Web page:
Quick preview: Sept. 7 will mark the debut of Dolce, an Italian restaurant at the days-old W Philadelphia hotel at 1439 Chestnut St. (it’s at street level, across from the Prince Music Theater). Crisp interior evokes Fellini’s Rome of the 1960s. Under operator LDV Hospitality (the team behind Scarpetta at the Rittenhouse Hotel), it will eventually run breakfast through late-night. For now, pop into the W’s dazzling lobby, whose own bar is now open.

This week saw the debut of The Copper Crow, a smart-looking modern-American cocktail bar-restaurant from Blue Bell Inn owners Bruce Goodman and Scott Dougherty at 116 Welsh Rd. in Horsham, across from the newish Sprouts market. All-day menu is a something-for-everyone mix of pizzas, burgers, small plates (lava rock Wagyu seared at the table, duck confit grilled cheese, potato gnocchi in a cauliflower fondue), steaks, and such entrees as wood-fired paella, roast chicken, and whole branzino. Stunning patio, complete with bar, for outdoor dining. Hours: 11:30 a.m.-10 p.m. Tuesday-Thursday, 11:30 a.m.–11 p.m. Friday and Saturday, and 11:30 a.m. to 9 p.m. Sunday. Closed Monday.

Briefly noted

Chefs Jonathan Raffa and Mike Gingras, who met at the former Will BYOB, are opening a restaurant in that very kitchen this fall. They’re calling it 1911, after the address on East Passyunk Avenue.

Crunchik’n, the Korean fried chicken shop, will open its third location (after Ocean City and Center City) on Monday, Aug. 30 at 1428 Cecil B. Moore Ave., next to Temple University.

Banh Street, the banh mi shop that enjoyed a local following in the Ambler area for five years, closed Sunday. Owner Michael Golden said it wasn’t for lack of business. It was a tricky confluence of the labor shortage and wildly fluctuating food prices.

Zakes Cafe at 444 S. Bethlehem Pike in Fort Washington, which shut down early in the pandemic, reopened last week. Hours: 7:30 a.m.-3:30 p.m. Wednesday-Monday.

Restaurant weeks for your radar: Main Line Today Restaurant Week (with 35 restaurants, now through Sept. 5); Center City District Restaurant Week (Sept. 18-30, with about 60 restaurants); and Philly Vegan Restaurant Week (still coming together, from Sept. 24-Oct. 1).

Two firsts for the region: Cookie phenom Crumbl Cookies will premiere locally in Jenkintown on Friday, Aug. 27 at the Baederwood Shoppes on the Fairway in Jenkintown (1595 The Fairway). Hours are 8 a.m. to midnight. Center City will get a location of Kura Revolving Sushi Bar, the syndicated conveyor-belt sushi specialist. It’s to open at 1721 Chestnut St. in early 2022.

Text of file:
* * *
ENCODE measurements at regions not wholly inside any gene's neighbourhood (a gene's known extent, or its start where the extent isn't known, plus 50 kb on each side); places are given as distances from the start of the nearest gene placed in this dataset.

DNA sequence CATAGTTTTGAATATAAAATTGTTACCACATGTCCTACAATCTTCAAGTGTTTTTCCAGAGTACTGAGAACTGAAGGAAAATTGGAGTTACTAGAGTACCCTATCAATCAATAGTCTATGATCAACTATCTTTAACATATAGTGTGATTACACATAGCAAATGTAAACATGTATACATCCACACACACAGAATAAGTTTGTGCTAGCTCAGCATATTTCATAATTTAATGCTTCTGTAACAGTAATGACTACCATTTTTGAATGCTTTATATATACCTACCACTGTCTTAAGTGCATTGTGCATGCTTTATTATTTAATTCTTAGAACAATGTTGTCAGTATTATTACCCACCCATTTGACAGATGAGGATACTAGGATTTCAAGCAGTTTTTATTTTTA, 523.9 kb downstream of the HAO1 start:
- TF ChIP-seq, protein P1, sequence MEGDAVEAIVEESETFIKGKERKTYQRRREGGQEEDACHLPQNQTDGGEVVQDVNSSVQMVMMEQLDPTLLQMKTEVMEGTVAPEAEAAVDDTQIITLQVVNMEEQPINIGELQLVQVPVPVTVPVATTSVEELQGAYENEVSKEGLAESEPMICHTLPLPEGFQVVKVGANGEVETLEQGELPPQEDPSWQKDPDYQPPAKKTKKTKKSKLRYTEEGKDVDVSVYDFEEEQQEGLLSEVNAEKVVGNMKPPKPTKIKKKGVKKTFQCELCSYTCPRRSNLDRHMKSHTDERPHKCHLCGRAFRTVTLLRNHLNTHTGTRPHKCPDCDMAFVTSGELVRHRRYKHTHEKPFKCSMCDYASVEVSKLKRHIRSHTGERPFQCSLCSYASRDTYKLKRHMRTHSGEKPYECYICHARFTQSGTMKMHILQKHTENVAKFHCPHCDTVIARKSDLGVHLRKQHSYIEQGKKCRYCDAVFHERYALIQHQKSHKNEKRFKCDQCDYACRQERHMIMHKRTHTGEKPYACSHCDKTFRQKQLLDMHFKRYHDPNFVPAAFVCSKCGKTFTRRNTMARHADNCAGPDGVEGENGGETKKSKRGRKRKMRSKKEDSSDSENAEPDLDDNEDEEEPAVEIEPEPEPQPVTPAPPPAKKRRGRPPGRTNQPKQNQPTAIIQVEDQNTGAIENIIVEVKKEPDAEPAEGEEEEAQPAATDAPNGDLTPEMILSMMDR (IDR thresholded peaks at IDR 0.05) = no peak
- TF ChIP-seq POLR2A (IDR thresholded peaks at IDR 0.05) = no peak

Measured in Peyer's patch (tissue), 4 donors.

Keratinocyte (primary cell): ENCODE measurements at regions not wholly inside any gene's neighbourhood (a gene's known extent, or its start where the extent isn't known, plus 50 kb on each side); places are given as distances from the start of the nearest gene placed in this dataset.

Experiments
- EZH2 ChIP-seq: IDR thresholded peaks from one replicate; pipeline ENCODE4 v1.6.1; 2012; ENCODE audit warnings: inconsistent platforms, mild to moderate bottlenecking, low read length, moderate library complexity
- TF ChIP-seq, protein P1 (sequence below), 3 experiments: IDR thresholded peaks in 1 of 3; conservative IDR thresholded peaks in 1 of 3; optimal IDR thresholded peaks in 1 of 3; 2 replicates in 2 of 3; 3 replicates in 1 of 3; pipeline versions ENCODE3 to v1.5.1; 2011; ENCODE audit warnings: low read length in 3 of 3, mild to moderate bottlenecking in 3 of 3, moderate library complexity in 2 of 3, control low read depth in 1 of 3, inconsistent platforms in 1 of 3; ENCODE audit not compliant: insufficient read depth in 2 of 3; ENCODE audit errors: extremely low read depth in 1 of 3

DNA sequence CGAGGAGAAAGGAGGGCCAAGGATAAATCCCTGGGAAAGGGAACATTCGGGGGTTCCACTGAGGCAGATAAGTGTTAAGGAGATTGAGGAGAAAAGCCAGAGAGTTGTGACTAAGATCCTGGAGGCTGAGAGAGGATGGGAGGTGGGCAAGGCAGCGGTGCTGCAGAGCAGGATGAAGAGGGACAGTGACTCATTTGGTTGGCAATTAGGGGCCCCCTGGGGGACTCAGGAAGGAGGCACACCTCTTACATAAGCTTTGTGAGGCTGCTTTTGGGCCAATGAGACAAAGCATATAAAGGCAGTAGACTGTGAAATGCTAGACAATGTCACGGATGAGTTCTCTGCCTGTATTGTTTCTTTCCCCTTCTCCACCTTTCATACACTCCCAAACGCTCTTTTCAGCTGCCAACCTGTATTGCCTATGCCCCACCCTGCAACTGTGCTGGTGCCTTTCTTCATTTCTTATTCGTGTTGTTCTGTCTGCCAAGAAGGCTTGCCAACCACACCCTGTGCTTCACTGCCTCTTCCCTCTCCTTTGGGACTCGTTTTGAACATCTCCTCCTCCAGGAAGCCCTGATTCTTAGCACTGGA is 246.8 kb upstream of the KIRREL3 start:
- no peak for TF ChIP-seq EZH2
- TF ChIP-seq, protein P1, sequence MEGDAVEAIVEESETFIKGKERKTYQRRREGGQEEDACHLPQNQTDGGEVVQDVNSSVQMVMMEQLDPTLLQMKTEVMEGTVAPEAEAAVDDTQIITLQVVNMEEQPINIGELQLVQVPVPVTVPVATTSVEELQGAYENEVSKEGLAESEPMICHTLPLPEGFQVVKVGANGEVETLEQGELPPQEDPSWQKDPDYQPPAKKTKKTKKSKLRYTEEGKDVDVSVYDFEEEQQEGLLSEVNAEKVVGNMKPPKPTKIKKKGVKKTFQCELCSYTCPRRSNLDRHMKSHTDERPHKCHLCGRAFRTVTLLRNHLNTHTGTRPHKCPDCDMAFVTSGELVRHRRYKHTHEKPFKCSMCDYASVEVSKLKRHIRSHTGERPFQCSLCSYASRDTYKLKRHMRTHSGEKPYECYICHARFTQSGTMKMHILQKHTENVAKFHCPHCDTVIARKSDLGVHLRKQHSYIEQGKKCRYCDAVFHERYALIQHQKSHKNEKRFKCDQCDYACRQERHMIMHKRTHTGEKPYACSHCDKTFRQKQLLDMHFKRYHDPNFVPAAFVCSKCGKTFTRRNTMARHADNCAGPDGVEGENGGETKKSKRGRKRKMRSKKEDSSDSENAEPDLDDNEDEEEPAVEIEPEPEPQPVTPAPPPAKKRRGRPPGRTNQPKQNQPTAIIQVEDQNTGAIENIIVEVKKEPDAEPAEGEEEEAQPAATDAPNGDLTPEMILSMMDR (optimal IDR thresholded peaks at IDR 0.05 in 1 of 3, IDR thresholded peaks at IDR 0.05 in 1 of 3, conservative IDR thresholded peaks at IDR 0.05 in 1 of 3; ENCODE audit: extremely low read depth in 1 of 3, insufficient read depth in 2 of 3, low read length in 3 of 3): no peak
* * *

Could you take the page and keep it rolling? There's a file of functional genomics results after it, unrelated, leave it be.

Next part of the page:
Tatiana Wingate is in the soft-opening phase of Sprinkled Sweetness, the dessert business she started 13 years ago out of her home in West Philadelphia. It’s a dessert bar and takeout counter with 12 seats inside and four outside in the former Homemade Goodies by Roz near Fifth and South Streets in Society Hill. She owes it all to her son and her early mission to create a Spongebob cake for his birthday.

Sprinkled Sweetness, 510 S. Fifth St., 267-252-2901. Hours: 11 a.m.-5 p.m. Wednesday-Saturday.

This summer, Savvas Navrosidis complemented his Fairmount restaurant holdings with Pier Bar, across from his Fare in the corner spot that was Hickory Lane. Right now, things are popping in a landscaped streetery taking advantage of the wide sidewalk on Corinthian Street at Fairmount. Service bar dispenses beer and cocktails in plastic cups. Menu includes raw bar/clambake items such as oysters, mussels, U-peel shrimp, and corn on the cob, plus crab legs, lobster mac, a few salads, wings, and the occasional special such as a luscious soft-shell crab sandwich. The dining room is expected to open in the fall.

Pier Bar, 2025 Fairmount Ave. Hours: 5-11 p.m. Monday-Saturday.

If you sell a superior fried chicken sandwich, can you also put out an outstanding burger? The answer is yes for chef Art Cavaliere (In Riva, Black Squirrel Pub & Haunt), who added a twin-patty chuck/hanger/brisket-on-potato-roll situation to Foghorn, his East Falls chicken shop. It’s such a big deal that he changed the name to Foghorn & Fletcher. (“Fletcher” is the first name of a purported inventor of the hamburger.)

The secret sauce here is the sauce selection, in flavors such as black pepper honey, herb ranch, and chipotle BBQ. Tip: The sour cream & onion (shown in the burger photo) makes a terrific dip for fries. Comp toppings include house-made pickles. Shakes are made with Jack & Jill ice cream and organic milk. Indoor/takeout/delivery via Grubhub.

Foghorn & Fletcher, 4213 Ridge Ave. Hours: noon-8 p.m. Sunday-Thursday, noon-9 p.m. Friday and Saturday.